Wednesday, October 16, 2013

Censorship and the Blending of Good and Evil

I was looking at articles that had to do with censorship today, and I found one talking about the censorship in Iran. Apparently the government and Culture Ministry have a tight lockdown on who can publish and what is allowed to be published. One thing I found interesting is the fact that authors aren't allowed to even mention God, whether they would be denouncing him or praising him. He can't be mentioned at all. Likewise, they can't mention alcohol, even if they are talking about its harmful effects. This made me think about a passage in Aeropagitica, where Milton is talking about good and evil. Milton says, " Good and evil we know in the field of this world grow up together almost inseparably." Milton uses this idea to show the useless force of censorship. 

In regards to this idea of good and evil being inseparable, it shows how censorship doesn't really work because in order to truly protect the masses from evil or things deemed bad, good things would have to be censored as well. I can see this in the article I read. The Iran Culture Ministry went an extra step to remove all things remotely related to something deemed bad. So an author couldn't make any references to something like alcohol, because it was seen as something not good for the people. It didn't matter if the author was denouncing alcohol or simply talking about it. It was all terrible in the eyes of the censors. In a weird way, I can see where the censors were coming from. They wanted to take away all mentions of alcohol to protect the readers. It wouldn't really work, but I can understand their reasoning. 

What I don't understand was their reasoning behind not allowing authors to mention God at all. They couldn't even praise him because the Culture Ministry felt that only certain authors who were faithful revolutionary followers were worthy to mention God. That to me is less of a concern for the masses and more of a political movement. And I think that's where one of the biggest issues with censorship lies. Once it becomes mixed with politics, censorship is no longer about the masses; it's about the people in power.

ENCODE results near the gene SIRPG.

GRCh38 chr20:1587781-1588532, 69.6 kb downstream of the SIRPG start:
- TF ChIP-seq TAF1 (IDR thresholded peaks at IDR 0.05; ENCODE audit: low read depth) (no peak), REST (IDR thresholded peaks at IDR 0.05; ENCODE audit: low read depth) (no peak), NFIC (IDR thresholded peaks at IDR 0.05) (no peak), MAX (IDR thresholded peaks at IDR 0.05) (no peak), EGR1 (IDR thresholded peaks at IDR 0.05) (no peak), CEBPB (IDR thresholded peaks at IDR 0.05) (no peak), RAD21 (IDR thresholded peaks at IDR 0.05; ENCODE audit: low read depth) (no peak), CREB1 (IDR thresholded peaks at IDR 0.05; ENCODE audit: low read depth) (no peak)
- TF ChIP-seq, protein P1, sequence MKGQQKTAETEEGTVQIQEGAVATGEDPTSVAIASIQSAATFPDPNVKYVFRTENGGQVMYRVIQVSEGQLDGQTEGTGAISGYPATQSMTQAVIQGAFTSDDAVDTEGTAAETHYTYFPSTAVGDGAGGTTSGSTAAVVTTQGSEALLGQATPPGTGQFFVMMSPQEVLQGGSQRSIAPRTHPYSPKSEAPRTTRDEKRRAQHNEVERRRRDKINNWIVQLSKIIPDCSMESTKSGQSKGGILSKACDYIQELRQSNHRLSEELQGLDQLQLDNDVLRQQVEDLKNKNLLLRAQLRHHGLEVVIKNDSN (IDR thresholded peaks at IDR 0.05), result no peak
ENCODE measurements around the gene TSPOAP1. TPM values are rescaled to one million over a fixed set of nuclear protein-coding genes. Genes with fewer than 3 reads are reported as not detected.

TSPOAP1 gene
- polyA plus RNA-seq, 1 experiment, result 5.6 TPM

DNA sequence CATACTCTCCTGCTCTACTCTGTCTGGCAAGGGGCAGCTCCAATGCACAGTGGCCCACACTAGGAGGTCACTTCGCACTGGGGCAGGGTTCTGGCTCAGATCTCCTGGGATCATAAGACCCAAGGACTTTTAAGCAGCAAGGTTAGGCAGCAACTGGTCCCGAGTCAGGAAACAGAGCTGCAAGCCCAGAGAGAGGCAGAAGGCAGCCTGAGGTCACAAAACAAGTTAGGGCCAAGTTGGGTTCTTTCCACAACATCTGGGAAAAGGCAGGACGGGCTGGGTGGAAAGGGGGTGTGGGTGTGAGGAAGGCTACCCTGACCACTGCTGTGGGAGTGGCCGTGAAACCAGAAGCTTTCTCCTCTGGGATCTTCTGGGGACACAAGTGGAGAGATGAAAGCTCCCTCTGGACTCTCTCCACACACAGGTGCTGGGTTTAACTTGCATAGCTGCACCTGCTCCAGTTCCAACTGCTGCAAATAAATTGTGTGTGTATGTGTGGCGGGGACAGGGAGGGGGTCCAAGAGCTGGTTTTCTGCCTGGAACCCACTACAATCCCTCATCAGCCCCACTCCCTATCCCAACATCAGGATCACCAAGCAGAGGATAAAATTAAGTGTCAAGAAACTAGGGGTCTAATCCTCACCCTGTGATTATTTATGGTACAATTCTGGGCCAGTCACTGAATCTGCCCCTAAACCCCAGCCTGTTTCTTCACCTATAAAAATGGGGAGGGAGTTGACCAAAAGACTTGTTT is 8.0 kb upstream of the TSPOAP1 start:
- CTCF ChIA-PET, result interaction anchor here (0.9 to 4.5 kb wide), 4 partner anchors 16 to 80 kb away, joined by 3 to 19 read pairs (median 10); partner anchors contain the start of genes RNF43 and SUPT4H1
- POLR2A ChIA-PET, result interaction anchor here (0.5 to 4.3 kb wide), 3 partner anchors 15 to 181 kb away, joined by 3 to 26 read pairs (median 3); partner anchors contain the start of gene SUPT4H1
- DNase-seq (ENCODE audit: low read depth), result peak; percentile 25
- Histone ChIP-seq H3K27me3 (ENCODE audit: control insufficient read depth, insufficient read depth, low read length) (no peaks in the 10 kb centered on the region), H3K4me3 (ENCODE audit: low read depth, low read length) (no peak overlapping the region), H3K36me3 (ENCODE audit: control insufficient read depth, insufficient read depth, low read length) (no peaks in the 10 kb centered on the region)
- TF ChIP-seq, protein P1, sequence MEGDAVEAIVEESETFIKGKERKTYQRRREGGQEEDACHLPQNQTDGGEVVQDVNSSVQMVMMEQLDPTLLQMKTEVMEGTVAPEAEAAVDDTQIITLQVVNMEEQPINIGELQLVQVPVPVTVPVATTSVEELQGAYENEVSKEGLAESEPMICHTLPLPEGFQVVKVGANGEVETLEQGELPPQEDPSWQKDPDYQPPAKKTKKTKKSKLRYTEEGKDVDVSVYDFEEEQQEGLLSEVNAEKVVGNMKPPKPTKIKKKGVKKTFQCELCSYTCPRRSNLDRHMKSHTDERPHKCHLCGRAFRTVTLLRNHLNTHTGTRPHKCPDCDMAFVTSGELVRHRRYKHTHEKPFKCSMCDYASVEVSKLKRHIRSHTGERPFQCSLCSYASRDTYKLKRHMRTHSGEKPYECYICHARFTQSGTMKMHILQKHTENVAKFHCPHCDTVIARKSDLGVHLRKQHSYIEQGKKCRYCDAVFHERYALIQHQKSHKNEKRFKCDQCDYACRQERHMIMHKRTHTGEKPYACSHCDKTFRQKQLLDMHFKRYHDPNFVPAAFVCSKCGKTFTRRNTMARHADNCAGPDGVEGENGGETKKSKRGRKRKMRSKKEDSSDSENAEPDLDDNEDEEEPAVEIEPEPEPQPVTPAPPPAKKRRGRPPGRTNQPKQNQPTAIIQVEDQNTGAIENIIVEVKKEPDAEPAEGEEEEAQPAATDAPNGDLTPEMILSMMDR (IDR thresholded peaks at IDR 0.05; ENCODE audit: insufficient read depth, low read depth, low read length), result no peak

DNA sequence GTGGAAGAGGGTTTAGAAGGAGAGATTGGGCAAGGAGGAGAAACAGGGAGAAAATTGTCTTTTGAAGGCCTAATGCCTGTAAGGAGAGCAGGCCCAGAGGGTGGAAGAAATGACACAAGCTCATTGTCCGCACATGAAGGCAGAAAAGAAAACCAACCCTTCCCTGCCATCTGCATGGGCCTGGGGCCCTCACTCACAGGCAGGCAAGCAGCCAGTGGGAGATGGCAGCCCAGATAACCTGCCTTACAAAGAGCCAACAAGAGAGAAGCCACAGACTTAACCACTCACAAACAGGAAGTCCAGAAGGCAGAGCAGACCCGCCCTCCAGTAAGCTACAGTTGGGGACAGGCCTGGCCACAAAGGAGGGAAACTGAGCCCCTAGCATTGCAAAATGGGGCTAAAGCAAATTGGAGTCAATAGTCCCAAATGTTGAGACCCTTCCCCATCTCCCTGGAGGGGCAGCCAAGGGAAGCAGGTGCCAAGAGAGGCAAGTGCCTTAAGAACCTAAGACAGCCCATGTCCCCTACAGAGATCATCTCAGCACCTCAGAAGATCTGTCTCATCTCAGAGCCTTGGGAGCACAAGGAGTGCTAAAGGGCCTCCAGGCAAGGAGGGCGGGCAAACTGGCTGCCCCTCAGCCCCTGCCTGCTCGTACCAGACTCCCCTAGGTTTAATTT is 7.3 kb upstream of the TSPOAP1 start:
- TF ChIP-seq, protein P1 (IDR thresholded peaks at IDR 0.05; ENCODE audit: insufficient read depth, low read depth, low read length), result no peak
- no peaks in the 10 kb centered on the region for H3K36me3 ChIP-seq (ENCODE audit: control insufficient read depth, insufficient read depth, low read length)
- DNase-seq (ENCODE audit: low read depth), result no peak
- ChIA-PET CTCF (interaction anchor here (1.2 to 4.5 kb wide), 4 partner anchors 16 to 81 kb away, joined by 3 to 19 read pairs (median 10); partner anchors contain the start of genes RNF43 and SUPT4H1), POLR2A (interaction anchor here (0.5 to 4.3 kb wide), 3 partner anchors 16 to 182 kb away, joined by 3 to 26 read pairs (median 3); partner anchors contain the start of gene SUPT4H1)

That's something I think Milton was arguing against, which was how censorship doesn't serve the purpose of the people. Rather, it serves the purpose of the censors, the government. I hadn't thought about how political censorship really is. Most of the time, it's not the state of the masses, but the power granted to the censors that becomes the driving force for censorship. Seeing that, I feel like I understand a little better what Milton was fighting against. 

Here's a link to the article:


  1. It's always about power and political agendas. It's about people getting the power they feel they deserve at the expense of everyone else.

  2. Censorship is extremely political. China's got a lot of similarities to this kind of censorship, especially with their "great firewall". I'd say though that it's hard to conclude from looking at this kind of censorship that censorship as a whole is bad or doesn't work, but yes politically driven censorship usually falls on its face and ends up looking quite ridiculous.

  3. I once went to a film forum about Russian movies that snuck past the Soviet censors despite containing often really blatant criticisms of the Soviet government. One example that I remember was a cartoon about blue dinosaurs (I think the title was something like "The Blue Dinosaurs" or something like that). The speaker pointed out that the censors must have looked right past it, thinking that a cartoon that looked like it was for kids wouldn't make any sort of analogy about the problems of the Soviet government. So in their case they were able to get past censors based on the form of the media that delivered the criticism (a kiddie-looking cartoon in this case).

    Really cool article. Thanks for posting it!